According to Deutsche Bank in a note sent out to clients, Apple’s combined iPad and MacBook / MacBook Pro market share puts them right ahead Asus, Toshiba, Dell, and Lenovo globally. Obviously you have to be willing to classify iPad tablet devices in the category as laptops and notebooks, but it isn’t exactly far-fetched. Especially when customers are buying iPads over a new netbook or in some cases laptops. The jump to the #3 spot (again, if you classify iPads as portables) pulls Apple up from the #7 slot globally, and it doesn’t look like Apple’s piece of the pie will be sliding any time soon. “Retail checks suggest this share shift continues in July.” The only two companies in front of Apple in this non-standard market share survey? Acer and Hewlett Packard. Let’s see what a Retina display-equipped, FaceTime-toting new iPad will do the market then, shall we? More →
During an interview with PC Pro, Sony’s deputy president of the VAIO Business Group, Ryosuke Akahane, announced that the Japanese company is planning to split its VAIO notebook line-up in two. The first, “division one” would consist of notebooks designed and manufactured by Sony itself, whilst “division two” will have both the design and manufacturing process outsourced to various companies. The reason for the move is that Sony wants to rapidly accelerate the visibility of and interest in the VAIO brand. Akahane noted that it would be expensive and very inefficient for Sony to create a separate brand — such as Dell has done with its Studio and Inspiron lines — so what will ultimately happen is the division one series devices will feature cutting-edge technologies which will eventually find their way into the division two line-up. Quick to calm concerns that latter notebooks will be of inferior quality, Akahane said that ”the quality criteria itself is no different between division number one and division number two” and added that they will retain the “taste of VAIO, the style of VAIO.” Akahane is predicting Sony will sell 10 million VAIO notebooks in 2010, a 47% increase over its 2009 sales. More →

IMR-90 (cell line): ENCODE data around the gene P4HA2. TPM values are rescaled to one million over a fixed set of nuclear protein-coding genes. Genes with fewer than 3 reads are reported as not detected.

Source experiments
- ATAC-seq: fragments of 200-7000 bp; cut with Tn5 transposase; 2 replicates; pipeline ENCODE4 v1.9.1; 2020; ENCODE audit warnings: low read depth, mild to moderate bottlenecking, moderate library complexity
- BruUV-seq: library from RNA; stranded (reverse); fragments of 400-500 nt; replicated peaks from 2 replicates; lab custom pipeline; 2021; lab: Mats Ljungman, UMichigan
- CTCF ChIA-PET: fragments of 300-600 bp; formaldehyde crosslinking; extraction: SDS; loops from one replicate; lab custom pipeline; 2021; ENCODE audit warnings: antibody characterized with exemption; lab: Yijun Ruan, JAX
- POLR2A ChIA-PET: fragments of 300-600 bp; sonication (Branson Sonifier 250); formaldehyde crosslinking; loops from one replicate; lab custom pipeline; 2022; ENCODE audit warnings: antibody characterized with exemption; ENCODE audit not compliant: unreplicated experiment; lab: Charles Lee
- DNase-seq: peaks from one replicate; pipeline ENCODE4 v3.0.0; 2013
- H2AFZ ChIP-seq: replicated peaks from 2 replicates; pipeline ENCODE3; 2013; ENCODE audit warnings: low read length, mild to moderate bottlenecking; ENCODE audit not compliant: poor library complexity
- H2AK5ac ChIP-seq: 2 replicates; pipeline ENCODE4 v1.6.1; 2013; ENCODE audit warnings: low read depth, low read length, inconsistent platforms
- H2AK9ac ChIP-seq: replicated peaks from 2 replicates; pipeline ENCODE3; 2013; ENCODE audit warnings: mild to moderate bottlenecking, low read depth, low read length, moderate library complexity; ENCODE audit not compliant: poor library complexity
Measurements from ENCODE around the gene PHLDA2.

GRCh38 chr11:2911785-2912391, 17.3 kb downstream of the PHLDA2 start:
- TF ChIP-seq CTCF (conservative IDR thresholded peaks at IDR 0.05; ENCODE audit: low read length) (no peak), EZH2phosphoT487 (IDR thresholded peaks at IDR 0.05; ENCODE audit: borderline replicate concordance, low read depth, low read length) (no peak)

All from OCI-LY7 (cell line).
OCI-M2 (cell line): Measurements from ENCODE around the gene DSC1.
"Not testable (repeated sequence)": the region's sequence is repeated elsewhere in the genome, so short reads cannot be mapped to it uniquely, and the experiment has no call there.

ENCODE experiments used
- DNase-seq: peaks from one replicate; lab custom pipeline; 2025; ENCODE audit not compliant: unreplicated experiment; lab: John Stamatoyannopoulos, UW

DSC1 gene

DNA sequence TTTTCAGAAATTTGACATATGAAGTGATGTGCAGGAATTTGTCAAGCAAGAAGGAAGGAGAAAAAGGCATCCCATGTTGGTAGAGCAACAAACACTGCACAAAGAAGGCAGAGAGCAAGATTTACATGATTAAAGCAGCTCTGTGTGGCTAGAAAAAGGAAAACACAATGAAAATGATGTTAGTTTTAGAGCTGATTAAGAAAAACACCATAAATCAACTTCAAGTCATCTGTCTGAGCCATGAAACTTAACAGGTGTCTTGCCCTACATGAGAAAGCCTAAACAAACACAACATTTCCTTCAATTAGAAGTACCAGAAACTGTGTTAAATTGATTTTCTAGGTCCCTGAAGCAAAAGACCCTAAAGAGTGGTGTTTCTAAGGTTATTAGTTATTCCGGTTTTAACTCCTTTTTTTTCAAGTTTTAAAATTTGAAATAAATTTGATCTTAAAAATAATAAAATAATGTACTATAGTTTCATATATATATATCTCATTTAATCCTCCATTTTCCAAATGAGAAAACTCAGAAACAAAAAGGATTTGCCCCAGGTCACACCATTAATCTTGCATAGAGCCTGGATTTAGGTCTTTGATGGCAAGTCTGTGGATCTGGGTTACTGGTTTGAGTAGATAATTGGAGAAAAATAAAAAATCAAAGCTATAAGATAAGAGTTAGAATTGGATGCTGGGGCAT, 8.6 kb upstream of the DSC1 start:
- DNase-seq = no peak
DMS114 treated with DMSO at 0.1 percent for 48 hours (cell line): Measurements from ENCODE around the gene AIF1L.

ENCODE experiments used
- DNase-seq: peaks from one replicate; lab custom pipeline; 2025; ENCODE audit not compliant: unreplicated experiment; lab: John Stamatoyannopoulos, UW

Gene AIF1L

Yup, they’re refreshed all right. Apple’s online store just came roaring back to life after being down for quite some time and, surprise, surprise, some new MacBook Pros have appeared. As expected, Apple has rolled out models with Intel’s Core i5 and Core i7 mobile chipsets. The base model 15″ MBP now starts off at $1,799 and has a 2.4GHz Core i5 processor, 4GB RAM, NVIDIA GeForce GT 330M with 256MB RAM, 320GB HDD and up to 9 hours of battery life. If you’re feeling absolutely crazy and have an extra $1,400 to spare you can bump your storage up to a 512GB SSD. If you want to improve on the display, an extra $100 will get you a Hi-Res 1680×1050 glossy display. Throw in an extra $50 on top of that and you’ll have yourself some anti-glare goodness. When it comes to the 17″ model, Apple has outdone itself. A very competitive $2,299 yields a 2.53GHz Core i5 processor, 4GB RAM, NVIDIA GeForce GT300M with 512MB RAM, 500GB HDD, 1920×1200 Hi-Res Glossy display and a battery life rated from 8 to 9 hours. A 2.66 Core i7 processor is available for an extra $200 while 128GB, 256GB and 512GB SSDs are available for an extra $200, $650 and $1,300. An anti-glare display option is available on the 17″ for $50.